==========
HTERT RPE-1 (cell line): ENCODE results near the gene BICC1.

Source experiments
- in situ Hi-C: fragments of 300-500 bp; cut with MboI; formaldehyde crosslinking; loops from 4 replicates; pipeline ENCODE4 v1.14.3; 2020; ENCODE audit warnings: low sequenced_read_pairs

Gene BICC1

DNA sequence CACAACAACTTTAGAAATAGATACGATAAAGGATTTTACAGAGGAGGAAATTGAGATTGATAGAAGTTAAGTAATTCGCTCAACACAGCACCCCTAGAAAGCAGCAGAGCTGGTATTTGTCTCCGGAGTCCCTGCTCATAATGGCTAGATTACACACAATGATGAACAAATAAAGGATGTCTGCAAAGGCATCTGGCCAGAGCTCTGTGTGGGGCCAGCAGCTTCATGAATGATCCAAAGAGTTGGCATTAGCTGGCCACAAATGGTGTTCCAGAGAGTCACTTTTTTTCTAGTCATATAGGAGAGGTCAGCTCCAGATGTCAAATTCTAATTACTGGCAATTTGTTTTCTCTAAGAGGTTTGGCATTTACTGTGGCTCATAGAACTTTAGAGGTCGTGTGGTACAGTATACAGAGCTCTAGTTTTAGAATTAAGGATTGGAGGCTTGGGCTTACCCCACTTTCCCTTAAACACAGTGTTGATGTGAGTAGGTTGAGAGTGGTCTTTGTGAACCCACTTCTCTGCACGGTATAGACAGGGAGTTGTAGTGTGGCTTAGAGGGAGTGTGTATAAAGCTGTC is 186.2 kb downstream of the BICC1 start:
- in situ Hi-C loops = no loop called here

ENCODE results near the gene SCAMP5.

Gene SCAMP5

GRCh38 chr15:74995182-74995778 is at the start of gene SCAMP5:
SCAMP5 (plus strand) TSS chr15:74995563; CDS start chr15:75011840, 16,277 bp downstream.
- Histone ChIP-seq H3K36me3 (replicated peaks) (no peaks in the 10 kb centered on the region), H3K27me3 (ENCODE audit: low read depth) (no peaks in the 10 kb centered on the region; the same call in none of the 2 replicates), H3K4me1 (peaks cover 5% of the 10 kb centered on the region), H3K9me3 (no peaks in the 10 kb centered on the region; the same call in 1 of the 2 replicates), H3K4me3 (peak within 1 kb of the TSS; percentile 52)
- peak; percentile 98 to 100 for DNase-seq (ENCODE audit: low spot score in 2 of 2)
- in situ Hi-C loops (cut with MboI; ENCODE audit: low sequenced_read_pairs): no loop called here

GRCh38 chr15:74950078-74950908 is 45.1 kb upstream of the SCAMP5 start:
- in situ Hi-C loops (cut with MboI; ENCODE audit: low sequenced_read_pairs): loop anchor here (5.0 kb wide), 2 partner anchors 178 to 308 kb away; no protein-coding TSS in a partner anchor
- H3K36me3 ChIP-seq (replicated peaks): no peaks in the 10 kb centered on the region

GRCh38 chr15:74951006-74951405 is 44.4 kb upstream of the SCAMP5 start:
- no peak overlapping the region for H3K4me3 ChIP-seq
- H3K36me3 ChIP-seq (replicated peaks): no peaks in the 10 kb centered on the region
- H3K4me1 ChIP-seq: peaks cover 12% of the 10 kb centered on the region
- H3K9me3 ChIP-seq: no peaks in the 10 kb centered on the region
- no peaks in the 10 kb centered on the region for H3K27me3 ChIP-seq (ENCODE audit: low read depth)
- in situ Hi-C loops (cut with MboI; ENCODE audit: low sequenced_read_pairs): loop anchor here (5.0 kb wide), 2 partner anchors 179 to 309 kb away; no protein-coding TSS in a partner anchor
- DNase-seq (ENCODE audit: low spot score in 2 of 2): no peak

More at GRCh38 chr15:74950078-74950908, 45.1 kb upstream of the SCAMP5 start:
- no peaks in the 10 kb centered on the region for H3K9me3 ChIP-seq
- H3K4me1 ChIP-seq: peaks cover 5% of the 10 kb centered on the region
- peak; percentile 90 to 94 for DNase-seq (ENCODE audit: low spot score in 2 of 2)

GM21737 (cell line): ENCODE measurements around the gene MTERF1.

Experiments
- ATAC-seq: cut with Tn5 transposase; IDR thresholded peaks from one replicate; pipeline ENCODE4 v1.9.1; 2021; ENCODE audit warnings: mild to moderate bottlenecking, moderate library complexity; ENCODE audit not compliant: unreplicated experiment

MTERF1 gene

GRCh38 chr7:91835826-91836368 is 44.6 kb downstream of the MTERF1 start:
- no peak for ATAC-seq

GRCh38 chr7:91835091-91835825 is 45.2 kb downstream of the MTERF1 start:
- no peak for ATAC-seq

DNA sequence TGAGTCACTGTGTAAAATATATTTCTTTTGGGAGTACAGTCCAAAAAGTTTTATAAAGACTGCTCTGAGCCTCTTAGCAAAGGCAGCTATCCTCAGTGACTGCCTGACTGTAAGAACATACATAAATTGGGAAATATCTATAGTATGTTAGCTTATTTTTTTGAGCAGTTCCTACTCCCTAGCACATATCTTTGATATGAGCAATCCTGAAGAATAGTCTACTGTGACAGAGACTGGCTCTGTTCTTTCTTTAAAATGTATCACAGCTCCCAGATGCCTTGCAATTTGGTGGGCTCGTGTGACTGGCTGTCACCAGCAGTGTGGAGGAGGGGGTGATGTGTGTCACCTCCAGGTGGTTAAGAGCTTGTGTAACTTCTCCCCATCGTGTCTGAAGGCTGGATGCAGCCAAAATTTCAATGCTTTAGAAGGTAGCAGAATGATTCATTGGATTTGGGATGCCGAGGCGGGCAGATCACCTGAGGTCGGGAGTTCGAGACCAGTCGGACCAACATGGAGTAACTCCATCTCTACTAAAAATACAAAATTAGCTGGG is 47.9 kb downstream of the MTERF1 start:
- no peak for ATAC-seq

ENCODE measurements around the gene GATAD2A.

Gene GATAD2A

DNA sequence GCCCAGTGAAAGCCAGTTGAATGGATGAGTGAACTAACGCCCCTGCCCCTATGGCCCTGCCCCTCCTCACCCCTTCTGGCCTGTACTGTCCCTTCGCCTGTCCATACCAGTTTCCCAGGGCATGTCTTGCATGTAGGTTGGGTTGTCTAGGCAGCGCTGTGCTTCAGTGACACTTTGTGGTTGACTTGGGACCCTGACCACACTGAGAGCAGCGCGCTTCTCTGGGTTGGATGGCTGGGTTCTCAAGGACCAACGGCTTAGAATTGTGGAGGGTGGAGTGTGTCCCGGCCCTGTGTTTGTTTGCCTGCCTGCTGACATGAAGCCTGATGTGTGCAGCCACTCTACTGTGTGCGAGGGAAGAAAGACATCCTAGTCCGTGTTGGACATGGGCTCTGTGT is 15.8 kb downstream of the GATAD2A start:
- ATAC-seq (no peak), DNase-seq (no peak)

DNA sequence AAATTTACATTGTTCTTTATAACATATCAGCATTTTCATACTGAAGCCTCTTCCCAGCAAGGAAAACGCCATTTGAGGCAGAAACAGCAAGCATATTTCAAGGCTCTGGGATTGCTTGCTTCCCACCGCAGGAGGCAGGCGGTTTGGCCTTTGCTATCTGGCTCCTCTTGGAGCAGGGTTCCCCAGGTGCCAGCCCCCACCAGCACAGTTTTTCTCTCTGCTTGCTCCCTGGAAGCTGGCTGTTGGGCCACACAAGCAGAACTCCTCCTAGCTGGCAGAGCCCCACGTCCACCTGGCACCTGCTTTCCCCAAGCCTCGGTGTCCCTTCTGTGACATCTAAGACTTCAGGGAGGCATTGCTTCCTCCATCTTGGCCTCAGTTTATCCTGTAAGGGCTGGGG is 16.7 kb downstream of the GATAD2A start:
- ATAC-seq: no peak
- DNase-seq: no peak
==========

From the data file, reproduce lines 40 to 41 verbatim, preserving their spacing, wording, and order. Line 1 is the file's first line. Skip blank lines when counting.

Gene GATAD2A

DNA sequence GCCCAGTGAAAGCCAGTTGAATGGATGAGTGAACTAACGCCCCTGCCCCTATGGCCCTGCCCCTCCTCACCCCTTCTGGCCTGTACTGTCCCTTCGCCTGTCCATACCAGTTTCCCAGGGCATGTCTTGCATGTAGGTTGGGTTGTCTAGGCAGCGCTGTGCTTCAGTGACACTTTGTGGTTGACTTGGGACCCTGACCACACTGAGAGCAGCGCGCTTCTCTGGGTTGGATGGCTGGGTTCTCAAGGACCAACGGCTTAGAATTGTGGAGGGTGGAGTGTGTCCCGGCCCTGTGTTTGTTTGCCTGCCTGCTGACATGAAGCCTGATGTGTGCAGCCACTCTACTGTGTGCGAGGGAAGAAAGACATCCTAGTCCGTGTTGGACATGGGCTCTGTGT is 15.8 kb downstream of the GATAD2A start: